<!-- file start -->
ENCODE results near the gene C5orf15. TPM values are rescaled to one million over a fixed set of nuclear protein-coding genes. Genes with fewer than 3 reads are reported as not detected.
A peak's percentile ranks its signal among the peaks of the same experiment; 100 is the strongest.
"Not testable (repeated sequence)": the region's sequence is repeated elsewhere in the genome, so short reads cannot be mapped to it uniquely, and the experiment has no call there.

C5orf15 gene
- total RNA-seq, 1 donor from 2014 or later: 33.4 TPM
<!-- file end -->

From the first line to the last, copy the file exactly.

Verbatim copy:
ENCODE results near the gene C5orf15. TPM values are rescaled to one million over a fixed set of nuclear protein-coding genes. Genes with fewer than 3 reads are reported as not detected.
A peak's percentile ranks its signal among the peaks of the same experiment; 100 is the strongest.
"Not testable (repeated sequence)": the region's sequence is repeated elsewhere in the genome, so short reads cannot be mapped to it uniquely, and the experiment has no call there.

C5orf15 gene
- total RNA-seq, 1 donor from 2014 or later: 33.4 TPM